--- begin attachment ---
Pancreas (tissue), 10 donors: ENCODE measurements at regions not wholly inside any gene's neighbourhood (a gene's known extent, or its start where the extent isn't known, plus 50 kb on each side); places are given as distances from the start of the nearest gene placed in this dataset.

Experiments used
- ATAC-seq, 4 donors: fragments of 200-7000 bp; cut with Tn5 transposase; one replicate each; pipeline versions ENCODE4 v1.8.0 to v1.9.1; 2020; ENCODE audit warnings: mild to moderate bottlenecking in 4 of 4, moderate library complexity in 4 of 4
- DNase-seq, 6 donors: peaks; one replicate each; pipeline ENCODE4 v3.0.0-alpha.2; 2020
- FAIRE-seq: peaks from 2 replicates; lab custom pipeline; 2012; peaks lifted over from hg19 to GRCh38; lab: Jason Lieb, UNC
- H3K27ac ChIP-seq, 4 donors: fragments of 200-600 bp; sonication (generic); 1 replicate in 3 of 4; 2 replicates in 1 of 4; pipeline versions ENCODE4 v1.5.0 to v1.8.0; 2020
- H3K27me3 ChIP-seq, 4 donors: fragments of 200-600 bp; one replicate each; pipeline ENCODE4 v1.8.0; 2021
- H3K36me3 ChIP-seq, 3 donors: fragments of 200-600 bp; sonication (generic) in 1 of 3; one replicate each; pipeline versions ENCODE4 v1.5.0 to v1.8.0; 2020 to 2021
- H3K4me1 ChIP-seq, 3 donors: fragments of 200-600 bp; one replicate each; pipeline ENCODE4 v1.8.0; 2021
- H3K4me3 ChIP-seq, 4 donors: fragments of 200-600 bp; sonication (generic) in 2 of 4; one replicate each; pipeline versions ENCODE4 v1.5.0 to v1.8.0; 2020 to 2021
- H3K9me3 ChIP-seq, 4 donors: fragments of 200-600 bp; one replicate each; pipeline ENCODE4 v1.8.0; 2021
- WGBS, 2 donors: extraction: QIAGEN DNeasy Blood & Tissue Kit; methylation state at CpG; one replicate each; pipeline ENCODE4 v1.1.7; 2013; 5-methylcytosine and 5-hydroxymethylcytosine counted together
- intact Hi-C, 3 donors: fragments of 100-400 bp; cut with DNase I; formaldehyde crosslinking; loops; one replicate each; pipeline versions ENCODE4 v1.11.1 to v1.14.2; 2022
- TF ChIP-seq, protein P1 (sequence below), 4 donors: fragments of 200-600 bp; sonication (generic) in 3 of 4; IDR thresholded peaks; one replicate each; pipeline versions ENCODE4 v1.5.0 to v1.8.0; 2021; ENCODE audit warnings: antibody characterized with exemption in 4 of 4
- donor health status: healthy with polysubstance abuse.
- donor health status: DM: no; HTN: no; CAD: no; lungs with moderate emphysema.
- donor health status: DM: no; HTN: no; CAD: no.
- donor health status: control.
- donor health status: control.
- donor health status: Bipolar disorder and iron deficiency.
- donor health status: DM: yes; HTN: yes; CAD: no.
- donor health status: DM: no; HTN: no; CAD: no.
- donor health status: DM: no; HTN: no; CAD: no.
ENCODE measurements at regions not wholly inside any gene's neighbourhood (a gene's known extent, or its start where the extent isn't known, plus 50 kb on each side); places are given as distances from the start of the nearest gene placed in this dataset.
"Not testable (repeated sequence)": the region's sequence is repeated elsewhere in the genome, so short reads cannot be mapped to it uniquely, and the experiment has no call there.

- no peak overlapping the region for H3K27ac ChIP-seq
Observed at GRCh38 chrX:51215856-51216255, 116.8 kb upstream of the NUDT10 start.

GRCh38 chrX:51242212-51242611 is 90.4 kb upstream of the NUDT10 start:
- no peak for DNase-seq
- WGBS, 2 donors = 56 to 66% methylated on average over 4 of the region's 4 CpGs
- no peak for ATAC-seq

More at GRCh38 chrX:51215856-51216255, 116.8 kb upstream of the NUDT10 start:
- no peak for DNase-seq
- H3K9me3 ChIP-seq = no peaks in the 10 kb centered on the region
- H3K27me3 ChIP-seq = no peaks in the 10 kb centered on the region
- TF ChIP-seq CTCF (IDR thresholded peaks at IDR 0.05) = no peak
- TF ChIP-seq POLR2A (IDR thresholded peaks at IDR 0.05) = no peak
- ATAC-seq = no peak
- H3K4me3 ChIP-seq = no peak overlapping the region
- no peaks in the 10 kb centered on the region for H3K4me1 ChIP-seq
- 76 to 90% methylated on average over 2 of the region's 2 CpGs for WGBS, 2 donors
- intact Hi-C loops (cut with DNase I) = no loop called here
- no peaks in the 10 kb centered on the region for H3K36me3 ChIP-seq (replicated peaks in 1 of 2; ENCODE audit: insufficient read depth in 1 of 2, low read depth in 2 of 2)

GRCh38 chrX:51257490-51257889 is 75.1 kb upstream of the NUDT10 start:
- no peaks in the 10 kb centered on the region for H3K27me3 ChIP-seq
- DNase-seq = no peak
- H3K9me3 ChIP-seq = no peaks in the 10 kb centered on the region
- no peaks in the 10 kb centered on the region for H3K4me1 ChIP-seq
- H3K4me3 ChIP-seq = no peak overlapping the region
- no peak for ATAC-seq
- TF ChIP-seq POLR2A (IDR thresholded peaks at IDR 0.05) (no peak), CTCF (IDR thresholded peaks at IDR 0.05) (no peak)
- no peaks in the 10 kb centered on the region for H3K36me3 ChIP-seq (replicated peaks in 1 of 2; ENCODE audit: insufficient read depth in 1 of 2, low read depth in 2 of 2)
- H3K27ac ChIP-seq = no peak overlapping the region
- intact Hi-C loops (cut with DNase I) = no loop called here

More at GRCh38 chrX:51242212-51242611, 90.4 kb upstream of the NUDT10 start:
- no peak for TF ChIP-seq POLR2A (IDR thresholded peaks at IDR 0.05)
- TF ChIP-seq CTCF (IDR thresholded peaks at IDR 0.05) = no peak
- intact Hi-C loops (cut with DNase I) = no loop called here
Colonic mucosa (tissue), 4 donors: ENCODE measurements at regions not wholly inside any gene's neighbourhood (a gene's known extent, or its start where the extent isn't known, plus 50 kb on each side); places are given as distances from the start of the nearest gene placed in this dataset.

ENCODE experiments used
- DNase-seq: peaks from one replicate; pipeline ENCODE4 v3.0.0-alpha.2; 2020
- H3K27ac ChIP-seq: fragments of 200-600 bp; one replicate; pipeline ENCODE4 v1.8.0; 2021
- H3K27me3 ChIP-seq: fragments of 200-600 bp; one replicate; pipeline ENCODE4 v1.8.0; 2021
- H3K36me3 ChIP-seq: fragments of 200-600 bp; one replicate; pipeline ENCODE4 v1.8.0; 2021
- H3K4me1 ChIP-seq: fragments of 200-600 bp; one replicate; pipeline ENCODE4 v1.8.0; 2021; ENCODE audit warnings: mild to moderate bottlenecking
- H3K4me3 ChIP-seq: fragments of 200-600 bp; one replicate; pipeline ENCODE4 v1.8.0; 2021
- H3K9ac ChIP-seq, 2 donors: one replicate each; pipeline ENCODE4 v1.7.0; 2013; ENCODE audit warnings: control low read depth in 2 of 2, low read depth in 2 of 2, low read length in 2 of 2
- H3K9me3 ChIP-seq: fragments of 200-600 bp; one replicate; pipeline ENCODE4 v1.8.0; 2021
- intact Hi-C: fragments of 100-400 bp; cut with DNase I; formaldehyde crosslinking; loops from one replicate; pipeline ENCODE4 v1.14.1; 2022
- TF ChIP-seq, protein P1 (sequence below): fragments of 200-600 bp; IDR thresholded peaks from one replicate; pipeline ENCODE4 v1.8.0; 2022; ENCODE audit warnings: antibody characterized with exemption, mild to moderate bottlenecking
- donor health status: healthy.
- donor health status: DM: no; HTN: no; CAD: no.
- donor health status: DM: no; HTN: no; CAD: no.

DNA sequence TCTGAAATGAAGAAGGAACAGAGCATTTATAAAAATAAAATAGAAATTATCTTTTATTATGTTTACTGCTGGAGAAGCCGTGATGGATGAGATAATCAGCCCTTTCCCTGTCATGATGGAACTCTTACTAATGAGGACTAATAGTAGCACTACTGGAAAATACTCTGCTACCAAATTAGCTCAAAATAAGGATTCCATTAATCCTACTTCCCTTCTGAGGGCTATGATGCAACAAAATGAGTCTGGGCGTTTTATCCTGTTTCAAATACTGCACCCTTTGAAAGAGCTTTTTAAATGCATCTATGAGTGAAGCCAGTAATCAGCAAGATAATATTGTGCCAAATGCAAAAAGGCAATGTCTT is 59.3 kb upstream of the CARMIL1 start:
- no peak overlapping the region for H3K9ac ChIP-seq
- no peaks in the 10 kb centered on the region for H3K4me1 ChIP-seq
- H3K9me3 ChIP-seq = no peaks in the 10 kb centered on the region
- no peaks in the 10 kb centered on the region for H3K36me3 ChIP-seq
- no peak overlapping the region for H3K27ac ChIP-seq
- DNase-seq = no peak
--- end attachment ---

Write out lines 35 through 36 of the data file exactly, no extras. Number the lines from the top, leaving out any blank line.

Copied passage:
- H3K27me3 ChIP-seq = no peaks in the 10 kb centered on the region
- TF ChIP-seq CTCF (IDR thresholded peaks at IDR 0.05) = no peak